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Parents Say Russian Army Lying About Soldier's Suicide

The Huffington Post The Huffington Post 27/10/2015 Alana Horowitz Satlin
ATHENA IMAGE © Sasha Mordovets via Getty Images ATHENA IMAGE

 By Maria Tsvetkova

GRECHANAYA BALKA, Russia, Oct 27 (Reuters) - The parents of a 19-year-old Russian soldier serving in Syria said on Tuesday they had been informed that their son had hanged himself there, the country's first confirmed fatality since the Kremlin launched a campaign of air strikes in Syria on Sept. 30.

In an interview with Reuters at their home in southern Russia, Alexander and Svetlana Kostenko said they did not believe that their son, Vadim, would have taken his own life.

"I will never believe this version (suicide)," said Svetlana, who was wearing a black head scarf. She said she had spoken to Vadim as recently as Saturday, the day he died.

"We spoke every day by phone for half an hour. (On Saturday) he was cheerful, happy, and he laughed," she said.

Alexander, Vadim's father, speaking in a low voice, agreed: "We were told he had hanged himself because of a girl. He would never have done it. I know my son really well."

Kostenko was one of the Russian air force's support staff. He signed a contract on June 20 and was dispatched to Syria by plane on Sept. 14, two weeks before the Kremlin's air campaign began, his father said. He said they had only discovered Vadim was in Syria when he was already there.

His death is the first confirmed Russian fatality in Syria. Opinion polls suggest public support for the Kremlin's air campaign against Islamist militants there remains high; one survey put support above 70 percent. If the air force suffers serious fatalities, sentiment could change however.

Kostenko's death was first flagged by Conflict Intelligence Team (CIT), a group of bloggers led by Ruslan Leviev who have previously worked to uncover information about Russian military deaths in Ukraine, where Russia denies its soldiers are fighting despite what Western countries say is overwhelming evidence.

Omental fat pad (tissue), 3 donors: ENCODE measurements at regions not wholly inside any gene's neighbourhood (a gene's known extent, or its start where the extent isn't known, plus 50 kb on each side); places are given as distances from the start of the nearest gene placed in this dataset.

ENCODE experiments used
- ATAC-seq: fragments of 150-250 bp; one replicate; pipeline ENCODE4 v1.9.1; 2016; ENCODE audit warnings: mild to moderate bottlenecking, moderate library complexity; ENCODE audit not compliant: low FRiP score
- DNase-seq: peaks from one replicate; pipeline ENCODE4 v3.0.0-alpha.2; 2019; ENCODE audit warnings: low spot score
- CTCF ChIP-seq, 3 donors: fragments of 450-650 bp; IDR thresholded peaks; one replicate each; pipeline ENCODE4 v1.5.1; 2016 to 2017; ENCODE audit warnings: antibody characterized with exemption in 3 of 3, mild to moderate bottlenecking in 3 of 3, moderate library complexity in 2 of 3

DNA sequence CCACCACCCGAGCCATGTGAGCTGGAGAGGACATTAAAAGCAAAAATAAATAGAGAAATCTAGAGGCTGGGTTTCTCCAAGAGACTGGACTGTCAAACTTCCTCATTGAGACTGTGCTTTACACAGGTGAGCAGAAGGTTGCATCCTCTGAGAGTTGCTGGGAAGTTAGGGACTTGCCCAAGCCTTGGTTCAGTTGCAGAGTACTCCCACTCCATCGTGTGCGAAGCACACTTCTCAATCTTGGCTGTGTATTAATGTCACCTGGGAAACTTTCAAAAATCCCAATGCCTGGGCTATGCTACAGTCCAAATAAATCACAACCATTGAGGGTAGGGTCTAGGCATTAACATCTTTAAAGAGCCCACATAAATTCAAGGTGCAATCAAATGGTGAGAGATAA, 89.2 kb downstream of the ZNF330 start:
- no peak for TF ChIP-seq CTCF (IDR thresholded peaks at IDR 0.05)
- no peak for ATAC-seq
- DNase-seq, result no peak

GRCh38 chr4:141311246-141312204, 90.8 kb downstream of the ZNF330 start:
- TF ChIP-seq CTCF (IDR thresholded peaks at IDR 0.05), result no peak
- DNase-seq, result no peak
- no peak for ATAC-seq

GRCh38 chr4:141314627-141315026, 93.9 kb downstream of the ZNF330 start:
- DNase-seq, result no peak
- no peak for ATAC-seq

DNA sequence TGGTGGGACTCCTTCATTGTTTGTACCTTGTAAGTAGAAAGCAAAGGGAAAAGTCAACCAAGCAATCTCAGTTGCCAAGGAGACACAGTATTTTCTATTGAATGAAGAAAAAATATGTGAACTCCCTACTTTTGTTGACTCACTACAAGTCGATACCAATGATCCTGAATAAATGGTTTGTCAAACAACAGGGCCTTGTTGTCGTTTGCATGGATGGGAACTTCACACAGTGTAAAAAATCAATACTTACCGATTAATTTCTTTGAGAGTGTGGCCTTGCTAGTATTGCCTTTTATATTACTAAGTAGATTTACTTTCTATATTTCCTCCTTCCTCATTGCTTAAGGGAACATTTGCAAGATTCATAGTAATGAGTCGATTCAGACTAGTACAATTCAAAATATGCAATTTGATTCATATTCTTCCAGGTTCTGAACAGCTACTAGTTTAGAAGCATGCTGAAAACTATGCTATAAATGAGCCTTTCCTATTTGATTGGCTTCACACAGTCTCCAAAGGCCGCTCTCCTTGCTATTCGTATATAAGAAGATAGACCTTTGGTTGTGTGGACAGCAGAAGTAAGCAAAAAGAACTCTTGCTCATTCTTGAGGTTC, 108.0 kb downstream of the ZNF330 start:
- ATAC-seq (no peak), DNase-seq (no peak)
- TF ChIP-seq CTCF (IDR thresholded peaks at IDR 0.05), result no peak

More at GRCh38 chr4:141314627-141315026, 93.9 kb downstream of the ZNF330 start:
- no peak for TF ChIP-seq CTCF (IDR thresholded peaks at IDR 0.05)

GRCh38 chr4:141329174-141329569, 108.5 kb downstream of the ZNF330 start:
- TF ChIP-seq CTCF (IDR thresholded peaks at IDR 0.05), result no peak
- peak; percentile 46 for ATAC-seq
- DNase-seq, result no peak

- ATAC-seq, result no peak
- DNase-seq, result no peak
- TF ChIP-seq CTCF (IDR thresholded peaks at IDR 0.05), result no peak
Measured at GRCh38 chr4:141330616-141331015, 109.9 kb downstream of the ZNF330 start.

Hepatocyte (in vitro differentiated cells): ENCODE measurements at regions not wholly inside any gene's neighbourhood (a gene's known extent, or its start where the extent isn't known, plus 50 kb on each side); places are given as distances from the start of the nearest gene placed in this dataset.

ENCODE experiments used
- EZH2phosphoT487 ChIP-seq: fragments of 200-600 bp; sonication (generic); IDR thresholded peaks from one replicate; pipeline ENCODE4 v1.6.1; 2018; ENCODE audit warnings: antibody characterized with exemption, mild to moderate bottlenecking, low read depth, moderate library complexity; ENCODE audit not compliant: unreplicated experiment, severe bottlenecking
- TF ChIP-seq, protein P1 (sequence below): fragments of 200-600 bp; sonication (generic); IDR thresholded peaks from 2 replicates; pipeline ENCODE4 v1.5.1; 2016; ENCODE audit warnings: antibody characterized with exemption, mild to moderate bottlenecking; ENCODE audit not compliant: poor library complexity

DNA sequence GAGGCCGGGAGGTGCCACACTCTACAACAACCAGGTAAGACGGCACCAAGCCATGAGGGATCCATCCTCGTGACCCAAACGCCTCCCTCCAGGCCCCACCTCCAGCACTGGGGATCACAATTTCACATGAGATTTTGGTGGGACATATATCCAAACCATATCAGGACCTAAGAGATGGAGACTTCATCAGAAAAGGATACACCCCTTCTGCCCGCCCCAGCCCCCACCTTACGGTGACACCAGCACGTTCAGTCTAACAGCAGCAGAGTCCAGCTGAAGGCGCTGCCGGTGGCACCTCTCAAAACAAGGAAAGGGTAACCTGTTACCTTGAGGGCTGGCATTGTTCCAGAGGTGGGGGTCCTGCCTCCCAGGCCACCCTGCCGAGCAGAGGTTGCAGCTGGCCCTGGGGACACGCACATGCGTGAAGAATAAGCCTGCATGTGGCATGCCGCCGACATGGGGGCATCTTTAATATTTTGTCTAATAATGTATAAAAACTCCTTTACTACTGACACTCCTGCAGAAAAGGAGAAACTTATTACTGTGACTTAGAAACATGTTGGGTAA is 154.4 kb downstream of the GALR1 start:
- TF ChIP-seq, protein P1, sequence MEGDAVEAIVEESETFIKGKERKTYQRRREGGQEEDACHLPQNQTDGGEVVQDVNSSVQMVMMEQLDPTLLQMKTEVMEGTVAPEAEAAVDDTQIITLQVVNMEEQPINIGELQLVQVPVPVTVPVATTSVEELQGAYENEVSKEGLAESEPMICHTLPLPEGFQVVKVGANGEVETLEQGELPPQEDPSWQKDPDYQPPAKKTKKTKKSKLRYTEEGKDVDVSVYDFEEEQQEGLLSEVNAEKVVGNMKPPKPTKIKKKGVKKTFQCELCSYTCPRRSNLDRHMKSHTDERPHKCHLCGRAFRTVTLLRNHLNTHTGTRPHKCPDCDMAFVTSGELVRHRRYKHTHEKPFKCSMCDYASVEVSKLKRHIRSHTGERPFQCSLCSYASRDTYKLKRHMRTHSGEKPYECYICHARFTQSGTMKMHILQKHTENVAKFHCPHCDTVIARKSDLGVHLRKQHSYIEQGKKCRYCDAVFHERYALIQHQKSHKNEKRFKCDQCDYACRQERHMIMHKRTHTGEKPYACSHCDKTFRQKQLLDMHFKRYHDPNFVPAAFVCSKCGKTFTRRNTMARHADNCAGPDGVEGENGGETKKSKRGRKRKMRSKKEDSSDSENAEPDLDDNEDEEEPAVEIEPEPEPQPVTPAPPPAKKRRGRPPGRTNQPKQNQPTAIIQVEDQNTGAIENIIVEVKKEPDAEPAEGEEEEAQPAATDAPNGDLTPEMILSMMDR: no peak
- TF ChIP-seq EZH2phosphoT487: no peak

CIT published its report on the incident on Tuesday, explaining how it had spotted news of Vadim's death via social media: http://citeam.org/confirmed-death-of-russian-soldier-in-syria

Kostenko's social network account, which contains an image of him in air force uniform, was filled with condolences, as well as with disrespectful abuse from some users.

Kremlin spokesman Dmitry Peskov on Tuesday told reporters he had no information about "the alleged death of a Russian serviceman in Syria," local news agencies reported.

The ministry of defense did not respond to a list of written questions about Kostenko from Reuters. A foreign ministry spokeswoman declined to comment.

 

WOULD-BE PILOT

A Reuters reporter was told she could not enter the base of the air force unit, in Primorsko-Akhtarsk, where Kostenko served, and where CIT says Sukhoi-25 jets operational in Syria are usually based.

When asked if it was true that a serviceman from the base had died in Syria, an officer leaving the base on Tuesday morning, who declined to give his name, said: "Yes, I heard about that." He refused to provide any more details.

Standing in front of their house in the village of Grechanaya Balka in southern Russia as hens clucked around them, the Kostenkos said their son's battalion commander had broken the bad news personally, telling them that Vadim had hanged himself on Saturday, Oct. 24.

The commander had told them that Vadim had been the only one to die, they said, saying their son's funeral would take place on Wednesday, after they received his body.

Vadim's younger sister, Katya, and his aunt, Anna Musienko, said they also did not believe he had killed himself. They said Vadim was planning to marry his girlfriend, that the two got along really well, and that he introduced her to his family over the summer.

Musienko painted a picture of her nephew as someone who was enthused by serving in the military, saying Vadim had nursed ambitions to train as a pilot. Vadim had told his relatives that he and his friends could not refuse the order to go to Syria when it came, she said.

President Vladimir Putin ordered in May that deaths of Russian soldiers during special operations in peacetime should be classified as a state secret.

Before Tuesday, reports of Russian deaths in Syria had been unconfirmed.

On Oct. 20, a senior pro-Syrian government military source told Reuters at least three Russian citizens fighting with Syrian government forces had been killed by a shell. Russian authorities strongly denied at the time that any of their military personnel had been killed. [ID: nL8N12K4IA]

An unnamed Russian defense ministry source also told the Wall Street Journal on Oct. 23 that a Russian soldier had been killed in an incident related to careless weapons handling. (Writing by Andrew Osborn; Editing by Peter Graff)

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